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Outline the two main features of the Conservative/

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1. It encourages seperatism threat to national unity and social cohesion - Humans are irrational, limited creatures who are drawn to people similar to themselves. Fear or distrust of strangers / foreigners is natural and unavoidable, consequently shared values and common culture are necessary for stability.

Example - Samual Huntingdon Clash of Civilisation - Conflict will emerge on the cultural fault lines seperating one nation from another.

2. Negative impact on 'host' community - It demeans and discriminates against the culture of majority groups through alleged associations with racism. Cultures of minority groups are unfairly favoured through positive discrimination and allocation of special minority rights.

Example - Enoch Powell Rivers of Blood - 'The black man will have the whip hand over the white man in Britain in 20 years'.

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Outline the main feminist critique of Multicultura

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Reinforces Patriarchy / Threat to Women's Rights - Feminists have accused Multiculturalists policies of Minority Rights and cultural recognition as serving to preserve and legitimise traditional patriarchal beliefs and practices that systematically disadvantage women. Multiculturalism can even be seen as a concealed attempt to systematically protect male patriarchal power. Cultural beliefs and dress codes which multiculturalism preserves are all patriarchal.

Example - Susan Okin - Criticises multiculturalism due to the culturally endorsed practices that are oppressive to women and can often remain hidden in prude/ domestic sphere. It can take more or less extraordinary circumstances for abuses to become public.

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Provide the main Social Reformist Critique + two t

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Threat to social solidarity and Social Justice - Multiculturalism fails to address interests of disadvantaged groups within cultures. The real issue of minority groups is not lack of cultural recognition but lack of economic power and social status. Multiculturalism encourages groups to seek cultural self assertion not social justice, which narrows peoples sense of social responsibility, consequently weakening support for welfarist and redistributive policies.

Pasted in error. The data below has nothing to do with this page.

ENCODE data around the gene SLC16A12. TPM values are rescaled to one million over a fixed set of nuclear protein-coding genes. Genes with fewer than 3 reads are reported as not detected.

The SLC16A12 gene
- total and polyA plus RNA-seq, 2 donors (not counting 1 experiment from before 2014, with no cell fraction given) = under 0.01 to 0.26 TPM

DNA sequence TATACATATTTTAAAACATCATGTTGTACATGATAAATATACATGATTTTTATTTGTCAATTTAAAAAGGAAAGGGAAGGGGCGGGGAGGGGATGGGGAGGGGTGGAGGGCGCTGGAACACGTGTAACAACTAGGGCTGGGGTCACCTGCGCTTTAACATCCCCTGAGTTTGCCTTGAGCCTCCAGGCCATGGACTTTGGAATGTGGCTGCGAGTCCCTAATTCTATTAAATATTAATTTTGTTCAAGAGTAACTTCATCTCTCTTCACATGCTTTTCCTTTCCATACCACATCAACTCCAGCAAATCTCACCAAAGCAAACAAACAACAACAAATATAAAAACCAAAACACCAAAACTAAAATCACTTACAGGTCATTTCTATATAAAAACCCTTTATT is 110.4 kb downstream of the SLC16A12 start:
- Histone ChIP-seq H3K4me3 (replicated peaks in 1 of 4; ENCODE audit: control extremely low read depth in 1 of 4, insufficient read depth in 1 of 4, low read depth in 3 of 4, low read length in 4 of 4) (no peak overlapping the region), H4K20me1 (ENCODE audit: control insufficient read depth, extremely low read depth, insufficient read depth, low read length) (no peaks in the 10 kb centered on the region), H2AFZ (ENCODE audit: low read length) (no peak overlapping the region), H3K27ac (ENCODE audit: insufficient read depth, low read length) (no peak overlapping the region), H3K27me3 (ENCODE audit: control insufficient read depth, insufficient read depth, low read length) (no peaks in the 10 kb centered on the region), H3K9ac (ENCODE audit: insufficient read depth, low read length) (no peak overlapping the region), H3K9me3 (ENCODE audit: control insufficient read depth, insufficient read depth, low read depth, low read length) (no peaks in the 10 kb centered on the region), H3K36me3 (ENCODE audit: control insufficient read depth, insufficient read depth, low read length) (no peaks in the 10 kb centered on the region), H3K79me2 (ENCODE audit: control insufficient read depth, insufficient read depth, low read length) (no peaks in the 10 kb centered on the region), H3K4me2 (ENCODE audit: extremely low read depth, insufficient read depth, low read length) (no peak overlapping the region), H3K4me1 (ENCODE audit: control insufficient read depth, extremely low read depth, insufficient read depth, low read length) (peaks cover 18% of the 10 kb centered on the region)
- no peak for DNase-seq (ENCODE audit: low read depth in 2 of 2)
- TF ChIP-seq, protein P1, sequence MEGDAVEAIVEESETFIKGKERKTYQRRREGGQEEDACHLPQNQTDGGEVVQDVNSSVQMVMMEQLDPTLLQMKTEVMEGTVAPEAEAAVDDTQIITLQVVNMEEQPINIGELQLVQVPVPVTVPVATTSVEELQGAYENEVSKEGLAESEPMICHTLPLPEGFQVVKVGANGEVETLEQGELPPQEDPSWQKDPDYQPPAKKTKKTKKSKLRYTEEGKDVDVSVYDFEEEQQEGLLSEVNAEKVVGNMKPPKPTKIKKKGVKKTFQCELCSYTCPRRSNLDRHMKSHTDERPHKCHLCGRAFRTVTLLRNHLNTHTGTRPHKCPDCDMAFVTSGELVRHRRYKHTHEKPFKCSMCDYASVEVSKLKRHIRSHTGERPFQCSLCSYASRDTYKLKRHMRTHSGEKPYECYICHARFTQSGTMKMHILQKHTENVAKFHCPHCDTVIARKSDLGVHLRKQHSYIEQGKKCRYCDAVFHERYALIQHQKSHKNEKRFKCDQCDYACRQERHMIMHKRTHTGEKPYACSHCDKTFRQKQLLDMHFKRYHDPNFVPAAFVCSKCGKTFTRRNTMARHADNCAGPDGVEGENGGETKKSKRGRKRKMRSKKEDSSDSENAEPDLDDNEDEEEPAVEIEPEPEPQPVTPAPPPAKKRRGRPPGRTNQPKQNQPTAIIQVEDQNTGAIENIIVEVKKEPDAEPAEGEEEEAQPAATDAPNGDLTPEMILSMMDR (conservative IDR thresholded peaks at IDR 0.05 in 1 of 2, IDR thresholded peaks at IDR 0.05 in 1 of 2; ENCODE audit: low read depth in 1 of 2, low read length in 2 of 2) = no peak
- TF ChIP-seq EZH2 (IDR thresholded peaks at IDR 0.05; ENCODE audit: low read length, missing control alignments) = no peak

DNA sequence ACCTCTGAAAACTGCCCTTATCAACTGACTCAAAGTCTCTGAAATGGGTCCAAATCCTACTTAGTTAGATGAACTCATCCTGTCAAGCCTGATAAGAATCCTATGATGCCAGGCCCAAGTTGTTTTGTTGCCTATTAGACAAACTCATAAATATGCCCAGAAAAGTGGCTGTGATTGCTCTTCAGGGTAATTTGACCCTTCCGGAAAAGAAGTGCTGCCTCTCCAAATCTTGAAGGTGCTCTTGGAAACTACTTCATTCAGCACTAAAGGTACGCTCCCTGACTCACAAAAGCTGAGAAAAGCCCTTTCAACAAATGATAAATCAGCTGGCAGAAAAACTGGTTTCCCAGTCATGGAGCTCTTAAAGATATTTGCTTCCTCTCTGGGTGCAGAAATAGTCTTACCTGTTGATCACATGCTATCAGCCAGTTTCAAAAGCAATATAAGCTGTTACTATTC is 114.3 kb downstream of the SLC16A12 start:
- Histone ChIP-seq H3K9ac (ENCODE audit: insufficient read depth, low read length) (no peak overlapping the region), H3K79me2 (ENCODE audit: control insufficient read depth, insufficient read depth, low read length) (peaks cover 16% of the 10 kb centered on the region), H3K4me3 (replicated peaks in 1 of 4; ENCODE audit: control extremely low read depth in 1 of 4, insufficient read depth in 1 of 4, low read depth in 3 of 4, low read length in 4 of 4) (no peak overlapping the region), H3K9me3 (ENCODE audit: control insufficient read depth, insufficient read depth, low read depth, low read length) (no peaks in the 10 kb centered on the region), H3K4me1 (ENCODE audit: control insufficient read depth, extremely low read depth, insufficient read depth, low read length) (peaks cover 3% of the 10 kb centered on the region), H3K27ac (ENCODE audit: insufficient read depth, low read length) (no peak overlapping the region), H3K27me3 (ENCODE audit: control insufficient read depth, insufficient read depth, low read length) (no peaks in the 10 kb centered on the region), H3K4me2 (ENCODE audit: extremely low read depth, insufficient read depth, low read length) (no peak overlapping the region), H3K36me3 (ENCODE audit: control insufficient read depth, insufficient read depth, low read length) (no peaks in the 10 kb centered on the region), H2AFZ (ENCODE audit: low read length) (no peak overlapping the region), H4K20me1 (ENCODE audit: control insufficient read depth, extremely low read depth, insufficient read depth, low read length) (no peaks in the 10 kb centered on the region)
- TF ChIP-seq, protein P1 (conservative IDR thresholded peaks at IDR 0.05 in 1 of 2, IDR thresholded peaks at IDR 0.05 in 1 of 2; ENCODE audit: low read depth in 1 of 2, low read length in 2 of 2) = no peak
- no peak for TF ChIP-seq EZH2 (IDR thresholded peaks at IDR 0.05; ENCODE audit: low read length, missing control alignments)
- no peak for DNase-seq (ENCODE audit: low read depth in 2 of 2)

Example - Brian Barry / David Goodhart - By emphasising cultural distinctiveness it seeks to divide and weaken people who have a common economic interest in alleviating poverty and promoting social reform.

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Outline a summary of the different types of multic

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Liberal Multiculturalism (View of Diversity) Diversity within Liberal framework compatible with toleration and autonomy. (Basis for integration) - Cultural diversity contained by overarching civic unity, universal citizenship within context of liberal democracy. (Key Criticisms) - Preserves dominance of western liberalism; denies legitimacy of non- or anti liberal cultures.

Pluralist Multiculturalism (View of diversity) - Diversity a value in its own right; all cultures equal, manifestations of different aspects of human nature. (Basis for integration) Sense of cultural belonging provides basis for civic participation, differentiated citizenship, recognising polyethnic and other rights. (Key criticisms) - Results in plural monoculturalism and absence of civic cohesion.

Cosmopolitan Multiculturalism (View of diversity) - Diversity strengthens hybridity (multiple identities); post-liberal but must be compatible with global justice. (Basis for integration) Cultural mixing promotes awareness of other peoples and of the wider world, global citizenship. (Key criticisms) - A 'pick and mix' mutliculturalism undermines cultural distinctivenss and weakens cultural authenticity.